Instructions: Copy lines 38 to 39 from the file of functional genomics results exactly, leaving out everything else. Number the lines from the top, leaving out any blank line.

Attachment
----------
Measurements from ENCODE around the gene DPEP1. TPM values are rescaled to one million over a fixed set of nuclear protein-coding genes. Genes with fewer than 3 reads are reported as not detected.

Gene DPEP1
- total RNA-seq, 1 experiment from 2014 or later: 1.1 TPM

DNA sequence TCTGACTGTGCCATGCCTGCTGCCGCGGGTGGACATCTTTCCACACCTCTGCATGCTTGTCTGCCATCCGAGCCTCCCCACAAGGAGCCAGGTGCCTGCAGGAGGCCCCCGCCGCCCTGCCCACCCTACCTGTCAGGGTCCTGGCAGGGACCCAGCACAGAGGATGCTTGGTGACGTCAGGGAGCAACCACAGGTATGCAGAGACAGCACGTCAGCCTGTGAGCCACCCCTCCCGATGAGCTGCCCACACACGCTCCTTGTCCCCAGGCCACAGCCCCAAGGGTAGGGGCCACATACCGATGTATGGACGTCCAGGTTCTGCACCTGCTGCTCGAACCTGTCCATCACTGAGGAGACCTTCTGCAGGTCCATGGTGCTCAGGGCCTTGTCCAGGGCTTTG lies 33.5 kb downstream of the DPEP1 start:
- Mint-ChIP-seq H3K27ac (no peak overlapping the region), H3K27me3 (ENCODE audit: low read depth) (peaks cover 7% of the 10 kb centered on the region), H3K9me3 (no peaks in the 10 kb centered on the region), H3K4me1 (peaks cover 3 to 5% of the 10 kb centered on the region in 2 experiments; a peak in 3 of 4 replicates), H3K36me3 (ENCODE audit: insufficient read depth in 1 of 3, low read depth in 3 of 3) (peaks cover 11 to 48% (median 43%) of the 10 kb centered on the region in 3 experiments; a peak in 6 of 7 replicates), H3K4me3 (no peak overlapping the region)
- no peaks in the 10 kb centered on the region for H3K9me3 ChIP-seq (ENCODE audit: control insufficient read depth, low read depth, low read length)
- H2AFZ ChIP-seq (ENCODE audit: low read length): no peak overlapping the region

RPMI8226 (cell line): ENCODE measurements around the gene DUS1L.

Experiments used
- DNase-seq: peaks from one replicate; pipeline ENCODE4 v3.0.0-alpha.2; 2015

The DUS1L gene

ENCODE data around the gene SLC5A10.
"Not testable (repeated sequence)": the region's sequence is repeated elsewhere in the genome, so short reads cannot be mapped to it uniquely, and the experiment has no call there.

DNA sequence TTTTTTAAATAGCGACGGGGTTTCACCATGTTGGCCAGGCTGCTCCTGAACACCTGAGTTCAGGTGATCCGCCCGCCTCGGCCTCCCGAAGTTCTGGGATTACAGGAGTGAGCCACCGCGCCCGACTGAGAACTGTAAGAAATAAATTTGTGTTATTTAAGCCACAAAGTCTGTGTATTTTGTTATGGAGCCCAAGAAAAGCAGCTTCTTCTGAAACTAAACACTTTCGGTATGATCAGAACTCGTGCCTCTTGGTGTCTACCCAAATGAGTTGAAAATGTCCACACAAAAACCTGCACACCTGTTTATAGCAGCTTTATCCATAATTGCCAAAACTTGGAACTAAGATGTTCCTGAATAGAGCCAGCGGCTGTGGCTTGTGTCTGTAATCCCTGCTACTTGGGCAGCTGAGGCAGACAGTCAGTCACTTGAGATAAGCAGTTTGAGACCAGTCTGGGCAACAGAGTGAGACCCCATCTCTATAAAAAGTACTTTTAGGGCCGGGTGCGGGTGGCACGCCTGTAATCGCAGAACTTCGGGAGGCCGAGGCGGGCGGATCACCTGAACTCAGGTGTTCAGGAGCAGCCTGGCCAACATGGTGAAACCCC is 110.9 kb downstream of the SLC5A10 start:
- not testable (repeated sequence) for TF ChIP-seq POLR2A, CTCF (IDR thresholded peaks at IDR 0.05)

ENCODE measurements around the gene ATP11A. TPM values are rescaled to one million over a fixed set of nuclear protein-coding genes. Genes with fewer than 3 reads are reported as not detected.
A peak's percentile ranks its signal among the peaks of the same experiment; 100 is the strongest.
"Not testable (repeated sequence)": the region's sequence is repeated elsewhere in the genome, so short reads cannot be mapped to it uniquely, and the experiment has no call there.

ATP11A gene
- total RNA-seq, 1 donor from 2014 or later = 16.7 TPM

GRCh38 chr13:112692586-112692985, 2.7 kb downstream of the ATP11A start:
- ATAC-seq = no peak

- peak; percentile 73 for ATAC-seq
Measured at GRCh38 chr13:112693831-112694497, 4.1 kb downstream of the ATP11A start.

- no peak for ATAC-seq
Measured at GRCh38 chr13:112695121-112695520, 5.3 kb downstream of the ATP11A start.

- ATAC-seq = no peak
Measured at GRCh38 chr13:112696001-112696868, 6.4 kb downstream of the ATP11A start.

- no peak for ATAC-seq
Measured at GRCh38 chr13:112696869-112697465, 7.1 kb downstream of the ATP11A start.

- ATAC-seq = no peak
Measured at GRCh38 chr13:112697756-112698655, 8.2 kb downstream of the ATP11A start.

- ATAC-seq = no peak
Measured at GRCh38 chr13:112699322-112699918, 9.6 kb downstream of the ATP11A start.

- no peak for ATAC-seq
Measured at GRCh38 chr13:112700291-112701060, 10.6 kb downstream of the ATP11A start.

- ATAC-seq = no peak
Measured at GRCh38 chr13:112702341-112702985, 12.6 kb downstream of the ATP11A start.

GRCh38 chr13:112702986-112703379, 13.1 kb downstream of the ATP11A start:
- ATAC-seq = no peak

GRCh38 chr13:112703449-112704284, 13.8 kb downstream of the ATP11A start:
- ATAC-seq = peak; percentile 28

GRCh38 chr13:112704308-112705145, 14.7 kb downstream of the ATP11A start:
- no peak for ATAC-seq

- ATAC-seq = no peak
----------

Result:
Measured at GRCh38 chr13:112702341-112702985, 12.6 kb downstream of the ATP11A start.

GRCh38 chr13:112702986-112703379, 13.1 kb downstream of the ATP11A start: